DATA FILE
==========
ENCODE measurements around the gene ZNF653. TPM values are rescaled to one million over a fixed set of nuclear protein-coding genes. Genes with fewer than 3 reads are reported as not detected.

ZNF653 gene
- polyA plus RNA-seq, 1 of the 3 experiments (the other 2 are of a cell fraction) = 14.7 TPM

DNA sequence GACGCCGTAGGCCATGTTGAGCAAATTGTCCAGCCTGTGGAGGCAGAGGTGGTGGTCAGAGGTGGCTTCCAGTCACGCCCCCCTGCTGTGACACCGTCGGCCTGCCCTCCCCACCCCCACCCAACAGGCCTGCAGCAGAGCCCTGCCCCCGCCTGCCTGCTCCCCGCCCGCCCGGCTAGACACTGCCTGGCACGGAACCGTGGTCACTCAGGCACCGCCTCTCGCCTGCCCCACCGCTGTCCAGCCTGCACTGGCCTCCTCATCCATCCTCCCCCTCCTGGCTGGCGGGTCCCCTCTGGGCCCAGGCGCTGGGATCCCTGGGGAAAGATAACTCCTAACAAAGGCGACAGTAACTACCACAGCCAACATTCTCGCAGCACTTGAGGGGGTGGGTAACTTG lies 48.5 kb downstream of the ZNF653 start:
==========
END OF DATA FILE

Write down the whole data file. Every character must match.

ENCODE measurements around the gene ZNF653. TPM values are rescaled to one million over a fixed set of nuclear protein-coding genes. Genes with fewer than 3 reads are reported as not detected.

ZNF653 gene
- polyA plus RNA-seq, 1 of the 3 experiments (the other 2 are of a cell fraction) = 14.7 TPM

DNA sequence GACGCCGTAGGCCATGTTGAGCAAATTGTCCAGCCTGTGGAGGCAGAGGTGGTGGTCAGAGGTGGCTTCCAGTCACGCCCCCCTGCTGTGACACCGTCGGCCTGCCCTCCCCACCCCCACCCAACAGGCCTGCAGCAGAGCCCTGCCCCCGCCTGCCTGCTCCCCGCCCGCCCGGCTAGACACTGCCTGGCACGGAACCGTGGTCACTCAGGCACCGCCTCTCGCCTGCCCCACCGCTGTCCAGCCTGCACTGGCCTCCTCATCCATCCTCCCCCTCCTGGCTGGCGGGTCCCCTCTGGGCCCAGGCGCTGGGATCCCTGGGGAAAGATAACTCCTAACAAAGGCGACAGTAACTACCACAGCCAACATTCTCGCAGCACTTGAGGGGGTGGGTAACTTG lies 48.5 kb downstream of the ZNF653 start: